Drawing with Charcoal
Fantasy artist Patrick J Jones reveals his classical side as he shows how not to make a mess of figure drawing
As most artists who’ve taken an art foundation course or an evening life-drawing class can confirm, charcoal is a fantastic creative medium. In his digestible but comprehensive introduction to this gleefully messy tool, Patrick Jones calls charcoal “a gateway to painting” – an easy way to extend your drawing skills into exploring relationships between form, light and shadow.
Patrick kicks off with a few examples of what you can achieve, before explaining the tools of the trade: how to sharpen your charcoal stick and what to use to remove marks – not just to erase mistakes, but also to bring back highlights and negative space. Your finger will also come in handy!
Most of the charcoal techniques you’ll pick up, however, are shown by example – because once he’s run through the tools, Patrick’s narration focuses almost exclusively on figure drawing and anatomy. He variously uses a live model, other drawings or photography as reference, then builds up a series of studies, explaining his thinking as he goes.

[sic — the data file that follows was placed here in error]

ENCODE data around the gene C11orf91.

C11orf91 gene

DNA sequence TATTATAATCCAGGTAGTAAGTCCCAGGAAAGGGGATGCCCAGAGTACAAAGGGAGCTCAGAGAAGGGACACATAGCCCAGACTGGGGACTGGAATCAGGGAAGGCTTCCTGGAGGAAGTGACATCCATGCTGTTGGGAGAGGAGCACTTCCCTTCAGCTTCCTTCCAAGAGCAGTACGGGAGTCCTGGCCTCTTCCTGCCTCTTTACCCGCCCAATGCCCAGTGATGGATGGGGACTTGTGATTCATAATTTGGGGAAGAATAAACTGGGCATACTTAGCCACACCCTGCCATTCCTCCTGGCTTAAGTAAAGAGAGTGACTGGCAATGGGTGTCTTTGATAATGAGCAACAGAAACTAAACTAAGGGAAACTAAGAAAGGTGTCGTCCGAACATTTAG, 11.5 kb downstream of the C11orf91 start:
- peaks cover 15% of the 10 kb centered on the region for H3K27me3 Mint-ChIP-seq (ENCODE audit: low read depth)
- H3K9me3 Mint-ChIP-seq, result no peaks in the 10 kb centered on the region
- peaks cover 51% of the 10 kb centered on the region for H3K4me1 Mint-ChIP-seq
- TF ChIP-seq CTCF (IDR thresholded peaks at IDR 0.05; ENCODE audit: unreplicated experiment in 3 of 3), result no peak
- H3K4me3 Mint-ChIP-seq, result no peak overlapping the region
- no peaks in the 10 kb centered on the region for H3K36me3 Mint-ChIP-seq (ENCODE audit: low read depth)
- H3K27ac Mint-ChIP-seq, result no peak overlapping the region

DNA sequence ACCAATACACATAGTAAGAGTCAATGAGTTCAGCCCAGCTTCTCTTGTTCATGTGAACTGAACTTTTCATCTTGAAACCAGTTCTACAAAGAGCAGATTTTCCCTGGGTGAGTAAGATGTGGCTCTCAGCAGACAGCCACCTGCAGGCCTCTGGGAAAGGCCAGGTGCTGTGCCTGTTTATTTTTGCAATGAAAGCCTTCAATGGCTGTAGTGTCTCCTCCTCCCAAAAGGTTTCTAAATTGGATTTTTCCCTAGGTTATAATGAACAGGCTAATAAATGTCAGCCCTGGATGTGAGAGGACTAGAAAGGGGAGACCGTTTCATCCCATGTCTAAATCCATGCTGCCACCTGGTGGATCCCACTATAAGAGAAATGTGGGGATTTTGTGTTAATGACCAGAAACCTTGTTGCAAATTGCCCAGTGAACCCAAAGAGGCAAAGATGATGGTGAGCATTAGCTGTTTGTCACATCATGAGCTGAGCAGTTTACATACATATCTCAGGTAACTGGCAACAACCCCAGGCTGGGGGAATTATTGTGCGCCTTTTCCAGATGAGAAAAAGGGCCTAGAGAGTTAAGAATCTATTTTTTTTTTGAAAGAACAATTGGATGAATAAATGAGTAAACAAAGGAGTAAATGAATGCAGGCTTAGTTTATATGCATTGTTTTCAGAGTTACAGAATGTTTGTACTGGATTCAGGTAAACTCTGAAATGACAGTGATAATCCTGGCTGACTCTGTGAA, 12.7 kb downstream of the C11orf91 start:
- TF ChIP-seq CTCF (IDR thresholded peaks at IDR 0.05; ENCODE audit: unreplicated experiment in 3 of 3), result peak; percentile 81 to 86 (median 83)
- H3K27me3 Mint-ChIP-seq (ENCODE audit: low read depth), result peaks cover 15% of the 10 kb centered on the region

As with his other training videos – including Conan the Conquered, which we reviewed in issue 110 – the depth of Patrick’s knowledge is obvious, but he always keeps the tone conversational rather than technical. If the complexity of figure drawing intimidates you, then watching this video will help to remedy matters. You’ll see how to start with simple construction shapes, develop them into forms that feel threedimensional, and finally, key in on the all-important details.
The video might not place as much emphasis on charcoal skills as the title suggests, but it’s a great primer for starting to learn techniques and principles that have underpinned great works of art for centuries. Other videos from Patrick delve deeper into the topic of anatomy for anyone who wants to go further.
In Drawing with Charcoal, Patrick Jones shows how to create art from a simple black stick and some erasing tools. The video frequently uses split-screen to show what Patrick is either referring to, or striving to achieve. Patrick breaks figure drawing into a few simple stages – the process won’t seem quite so overwhelming once you’ve watched this.